• Part of the increased export sales in U.S. dairy products are expected to come from "innovative" U.S. dairy products, such as yogurt. This is based on what happened after the U.S.-Australian market did not provide a lot of increased access, but Australia turned out to be a better market than expected for U.S products.

• Iowa and North Carolina "need to know" that 65 percent of tariffs on pork will be reduced in 11 years, 80 percent in 16 years or less, and markets will be opened in Malaysia and Vietnam."

• For California, "a host of horticultural products" as well as tree nuts and fresh and processed vegetables will see tariffs eliminated.

• The carve-out on tobacco "is very, very narrowly drafted and crafted" and was included because "it is difficult for the United States to suggest we can have public health laws on the books and we don't respect others to have those laws on the books."

"From an ag perspective the bottom line is pretty clear here: we are going to sell more American agricultural products … to an expanding middle class," Vilsack concluded.

Some cattle groups have voiced opposition to the agreeement. "Our cattle industry witnessed the damage ill-conceived free trade agreements have wrought upon the U.S. sheep industry, shrinking it by more than half and relegating it to a residual supplier of lamb and mutton in our own domestic market. Adding New Zealand, already the second largest importer of lamb and mutton, to the list of countries with duty-free access to the U.S. market will ensure that our…sheep industry will continue to be offshored for years to come, if not forever. The sheep industry is the cattle industry's canary in the coal mine," said Bill Bullard, R-CALF USA.

–The Hagstrom Report, edited minimally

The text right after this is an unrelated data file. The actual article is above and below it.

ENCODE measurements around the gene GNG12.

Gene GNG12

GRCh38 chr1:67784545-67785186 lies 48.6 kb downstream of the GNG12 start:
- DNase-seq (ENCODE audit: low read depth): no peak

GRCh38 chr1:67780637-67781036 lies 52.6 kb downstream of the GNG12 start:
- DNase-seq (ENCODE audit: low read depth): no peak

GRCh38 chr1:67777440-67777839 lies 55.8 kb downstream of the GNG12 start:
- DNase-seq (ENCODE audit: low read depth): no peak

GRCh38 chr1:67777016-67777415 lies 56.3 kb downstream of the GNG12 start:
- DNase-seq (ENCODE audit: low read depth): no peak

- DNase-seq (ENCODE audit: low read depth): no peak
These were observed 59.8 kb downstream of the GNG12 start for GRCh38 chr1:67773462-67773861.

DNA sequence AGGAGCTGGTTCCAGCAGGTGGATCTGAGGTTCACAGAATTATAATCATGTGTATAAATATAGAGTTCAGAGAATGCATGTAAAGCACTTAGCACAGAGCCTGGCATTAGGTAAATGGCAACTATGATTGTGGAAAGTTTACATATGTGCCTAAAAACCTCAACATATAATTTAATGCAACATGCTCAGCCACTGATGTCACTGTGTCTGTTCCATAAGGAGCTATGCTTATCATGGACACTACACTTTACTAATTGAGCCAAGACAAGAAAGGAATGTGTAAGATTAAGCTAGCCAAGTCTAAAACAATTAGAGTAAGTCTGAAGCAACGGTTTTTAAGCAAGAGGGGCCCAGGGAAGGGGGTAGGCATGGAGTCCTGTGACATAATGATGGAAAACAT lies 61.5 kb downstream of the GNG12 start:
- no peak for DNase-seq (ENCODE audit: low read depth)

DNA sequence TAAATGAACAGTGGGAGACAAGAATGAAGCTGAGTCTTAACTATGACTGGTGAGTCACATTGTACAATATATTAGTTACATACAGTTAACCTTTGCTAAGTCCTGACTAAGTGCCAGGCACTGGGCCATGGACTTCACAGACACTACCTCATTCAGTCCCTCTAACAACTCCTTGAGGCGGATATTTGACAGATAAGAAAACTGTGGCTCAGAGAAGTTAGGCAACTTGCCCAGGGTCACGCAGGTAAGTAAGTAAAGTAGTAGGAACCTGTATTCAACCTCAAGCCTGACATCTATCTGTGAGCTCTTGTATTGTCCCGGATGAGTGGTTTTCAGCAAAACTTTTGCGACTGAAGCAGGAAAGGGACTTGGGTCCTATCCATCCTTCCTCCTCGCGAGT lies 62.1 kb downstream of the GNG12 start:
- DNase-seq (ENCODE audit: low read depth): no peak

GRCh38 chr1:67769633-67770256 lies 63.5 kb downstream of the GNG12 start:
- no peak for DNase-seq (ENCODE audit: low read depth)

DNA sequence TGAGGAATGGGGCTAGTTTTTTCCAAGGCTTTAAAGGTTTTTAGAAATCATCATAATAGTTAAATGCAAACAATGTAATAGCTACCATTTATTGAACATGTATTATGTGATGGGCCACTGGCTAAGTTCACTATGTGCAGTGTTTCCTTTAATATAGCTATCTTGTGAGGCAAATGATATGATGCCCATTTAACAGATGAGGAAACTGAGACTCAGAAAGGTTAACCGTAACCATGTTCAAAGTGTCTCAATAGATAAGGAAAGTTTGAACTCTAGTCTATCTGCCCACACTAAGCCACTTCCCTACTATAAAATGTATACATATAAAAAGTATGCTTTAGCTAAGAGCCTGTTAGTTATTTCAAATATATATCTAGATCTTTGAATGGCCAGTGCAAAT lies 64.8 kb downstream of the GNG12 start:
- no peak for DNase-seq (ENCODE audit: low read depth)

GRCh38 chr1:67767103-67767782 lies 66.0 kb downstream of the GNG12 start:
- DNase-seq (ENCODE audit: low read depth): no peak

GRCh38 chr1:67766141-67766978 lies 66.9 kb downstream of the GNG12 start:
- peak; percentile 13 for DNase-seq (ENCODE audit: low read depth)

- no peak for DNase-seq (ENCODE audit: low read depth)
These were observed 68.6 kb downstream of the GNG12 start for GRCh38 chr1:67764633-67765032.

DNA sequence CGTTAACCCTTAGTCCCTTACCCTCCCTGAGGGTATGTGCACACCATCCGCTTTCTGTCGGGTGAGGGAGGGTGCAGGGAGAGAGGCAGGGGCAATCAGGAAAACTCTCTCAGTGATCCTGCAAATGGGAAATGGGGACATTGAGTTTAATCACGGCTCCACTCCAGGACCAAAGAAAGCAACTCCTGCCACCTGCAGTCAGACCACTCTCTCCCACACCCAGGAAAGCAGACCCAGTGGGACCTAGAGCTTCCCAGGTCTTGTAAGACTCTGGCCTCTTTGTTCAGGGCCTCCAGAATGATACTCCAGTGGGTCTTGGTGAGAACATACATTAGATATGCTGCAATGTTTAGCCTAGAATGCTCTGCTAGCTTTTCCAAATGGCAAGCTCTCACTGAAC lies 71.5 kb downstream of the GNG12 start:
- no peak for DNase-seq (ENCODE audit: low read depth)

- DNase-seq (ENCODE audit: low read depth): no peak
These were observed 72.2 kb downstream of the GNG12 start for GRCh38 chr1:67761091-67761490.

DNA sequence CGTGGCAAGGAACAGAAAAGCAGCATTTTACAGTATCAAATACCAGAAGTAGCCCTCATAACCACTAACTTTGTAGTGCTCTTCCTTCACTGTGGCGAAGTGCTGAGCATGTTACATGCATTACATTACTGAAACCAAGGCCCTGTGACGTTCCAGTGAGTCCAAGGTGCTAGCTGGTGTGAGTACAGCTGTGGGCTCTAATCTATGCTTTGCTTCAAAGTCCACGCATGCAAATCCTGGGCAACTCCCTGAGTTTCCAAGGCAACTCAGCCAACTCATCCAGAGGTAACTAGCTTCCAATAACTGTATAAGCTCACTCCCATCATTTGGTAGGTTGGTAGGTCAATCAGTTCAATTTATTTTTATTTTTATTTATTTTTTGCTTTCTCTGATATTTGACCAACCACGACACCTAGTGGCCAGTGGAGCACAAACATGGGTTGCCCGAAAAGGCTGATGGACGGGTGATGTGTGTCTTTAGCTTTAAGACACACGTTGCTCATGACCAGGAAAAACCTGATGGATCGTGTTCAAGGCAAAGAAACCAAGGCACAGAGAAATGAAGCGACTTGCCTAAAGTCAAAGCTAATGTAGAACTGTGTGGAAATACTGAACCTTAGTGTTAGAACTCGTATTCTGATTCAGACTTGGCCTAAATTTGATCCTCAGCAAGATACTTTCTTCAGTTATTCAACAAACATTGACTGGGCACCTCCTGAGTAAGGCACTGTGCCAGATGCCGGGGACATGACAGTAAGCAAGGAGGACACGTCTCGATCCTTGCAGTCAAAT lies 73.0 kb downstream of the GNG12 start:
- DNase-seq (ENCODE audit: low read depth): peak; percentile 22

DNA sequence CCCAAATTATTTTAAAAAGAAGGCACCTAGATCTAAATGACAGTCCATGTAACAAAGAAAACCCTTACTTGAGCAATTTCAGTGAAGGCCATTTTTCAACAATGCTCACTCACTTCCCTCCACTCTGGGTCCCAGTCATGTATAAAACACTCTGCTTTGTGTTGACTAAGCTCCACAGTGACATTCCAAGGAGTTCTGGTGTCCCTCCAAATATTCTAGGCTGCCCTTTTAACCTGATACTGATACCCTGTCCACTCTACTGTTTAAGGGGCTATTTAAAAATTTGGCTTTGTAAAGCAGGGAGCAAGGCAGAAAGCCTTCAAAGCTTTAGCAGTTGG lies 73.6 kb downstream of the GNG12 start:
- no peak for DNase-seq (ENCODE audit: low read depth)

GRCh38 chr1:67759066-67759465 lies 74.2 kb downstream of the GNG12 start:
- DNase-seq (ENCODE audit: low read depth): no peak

Invited participants

▪ Michael Brown, president, National Chicken Council

▪ Ron Busby, president and CEO, U.S. Black Chamber of Commerce

▪ Tom Cochran, CEO and executive director, U.S. Conference of Mayors

▪ Former Sen. Chris Dodd, D-Conn., chairman and CEO, Motion Picture Association of America

▪ Roger Dow, president and CEO, U.S. Travel Association

▪ John Engler, president, Business Roundtable and former governor of Michigan

▪ Victoria Espinel, CEO, The Software Alliance

▪ Dean Garfield, president and CEO, Information Technology Industry Council

▪ R. Bruce Josten, executive vice president, U.S. Chamber of Commerce

▪ Kasim Reed, Mayor of Atlanta

▪ Bobby Koch, president and CEO, The Wine Institute

▪ Tom Linebarger, chairman and CEO, Cummins Inc.

▪ Todd McCracken, president, National Small Business Association

▪ Chance Mitchell, co-founder and CEO, National Gay and Lesbian Chamber of Commerce

▪ Linda Moore, CEO, TechNet

▪ Arne Sorenson, president and CEO, Marriott International, Inc.

▪ Bob Stallman, president, American Farm Bureau

▪ Sach Takayasu, president and CEO, Asian/Pacific Islander American Chamber of Commerce and Entrepreneurship

▪ Jay Timmons, president and CEO, National Association of Manufacturers